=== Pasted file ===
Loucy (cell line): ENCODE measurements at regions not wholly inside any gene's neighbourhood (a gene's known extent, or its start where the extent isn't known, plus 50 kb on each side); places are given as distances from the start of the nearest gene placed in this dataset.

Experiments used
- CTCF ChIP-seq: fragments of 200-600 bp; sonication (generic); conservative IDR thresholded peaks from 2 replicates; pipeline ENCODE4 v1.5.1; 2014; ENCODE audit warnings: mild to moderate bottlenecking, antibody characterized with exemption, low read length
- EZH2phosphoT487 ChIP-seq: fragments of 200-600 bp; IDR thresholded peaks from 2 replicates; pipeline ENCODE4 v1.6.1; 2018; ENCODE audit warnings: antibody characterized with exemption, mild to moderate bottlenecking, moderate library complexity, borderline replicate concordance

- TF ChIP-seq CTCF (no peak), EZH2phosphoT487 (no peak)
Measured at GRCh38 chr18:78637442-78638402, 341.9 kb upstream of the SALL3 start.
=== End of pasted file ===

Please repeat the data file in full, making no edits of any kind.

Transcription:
Loucy (cell line): ENCODE measurements at regions not wholly inside any gene's neighbourhood (a gene's known extent, or its start where the extent isn't known, plus 50 kb on each side); places are given as distances from the start of the nearest gene placed in this dataset.

Experiments used
- CTCF ChIP-seq: fragments of 200-600 bp; sonication (generic); conservative IDR thresholded peaks from 2 replicates; pipeline ENCODE4 v1.5.1; 2014; ENCODE audit warnings: mild to moderate bottlenecking, antibody characterized with exemption, low read length
- EZH2phosphoT487 ChIP-seq: fragments of 200-600 bp; IDR thresholded peaks from 2 replicates; pipeline ENCODE4 v1.6.1; 2018; ENCODE audit warnings: antibody characterized with exemption, mild to moderate bottlenecking, moderate library complexity, borderline replicate concordance

- TF ChIP-seq CTCF (no peak), EZH2phosphoT487 (no peak)
Measured at GRCh38 chr18:78637442-78638402, 341.9 kb upstream of the SALL3 start.